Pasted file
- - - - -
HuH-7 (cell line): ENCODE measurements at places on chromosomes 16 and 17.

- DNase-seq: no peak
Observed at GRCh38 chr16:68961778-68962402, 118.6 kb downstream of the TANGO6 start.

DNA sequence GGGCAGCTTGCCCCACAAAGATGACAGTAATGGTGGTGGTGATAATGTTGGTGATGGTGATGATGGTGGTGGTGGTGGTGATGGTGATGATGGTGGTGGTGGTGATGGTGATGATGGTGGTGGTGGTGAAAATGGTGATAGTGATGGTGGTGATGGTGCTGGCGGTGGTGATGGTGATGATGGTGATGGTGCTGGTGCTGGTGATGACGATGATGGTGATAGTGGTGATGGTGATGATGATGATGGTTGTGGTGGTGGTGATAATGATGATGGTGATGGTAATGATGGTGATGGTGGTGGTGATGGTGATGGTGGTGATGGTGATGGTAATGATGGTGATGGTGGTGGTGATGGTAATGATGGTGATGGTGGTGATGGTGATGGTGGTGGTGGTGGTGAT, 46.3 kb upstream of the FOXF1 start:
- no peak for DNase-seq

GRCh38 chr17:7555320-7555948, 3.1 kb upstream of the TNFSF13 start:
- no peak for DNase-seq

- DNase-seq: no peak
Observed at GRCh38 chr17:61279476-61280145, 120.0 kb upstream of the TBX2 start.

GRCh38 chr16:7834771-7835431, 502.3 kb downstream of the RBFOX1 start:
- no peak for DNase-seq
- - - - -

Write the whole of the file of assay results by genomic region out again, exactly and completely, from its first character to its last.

HuH-7 (cell line): ENCODE measurements at places on chromosomes 16 and 17.

- DNase-seq: no peak
Observed at GRCh38 chr16:68961778-68962402, 118.6 kb downstream of the TANGO6 start.

DNA sequence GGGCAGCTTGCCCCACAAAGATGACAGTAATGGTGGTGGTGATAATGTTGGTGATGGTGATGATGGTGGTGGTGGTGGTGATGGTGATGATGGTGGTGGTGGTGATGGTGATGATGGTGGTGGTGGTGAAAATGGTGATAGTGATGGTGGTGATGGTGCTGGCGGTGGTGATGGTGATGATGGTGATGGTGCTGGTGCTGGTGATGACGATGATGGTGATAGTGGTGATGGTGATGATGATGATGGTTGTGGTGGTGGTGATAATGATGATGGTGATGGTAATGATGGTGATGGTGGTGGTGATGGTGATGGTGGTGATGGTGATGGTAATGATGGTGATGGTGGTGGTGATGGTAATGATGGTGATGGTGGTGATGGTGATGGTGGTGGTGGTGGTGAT, 46.3 kb upstream of the FOXF1 start:
- no peak for DNase-seq

GRCh38 chr17:7555320-7555948, 3.1 kb upstream of the TNFSF13 start:
- no peak for DNase-seq

- DNase-seq: no peak
Observed at GRCh38 chr17:61279476-61280145, 120.0 kb upstream of the TBX2 start.

GRCh38 chr16:7834771-7835431, 502.3 kb downstream of the RBFOX1 start:
- no peak for DNase-seq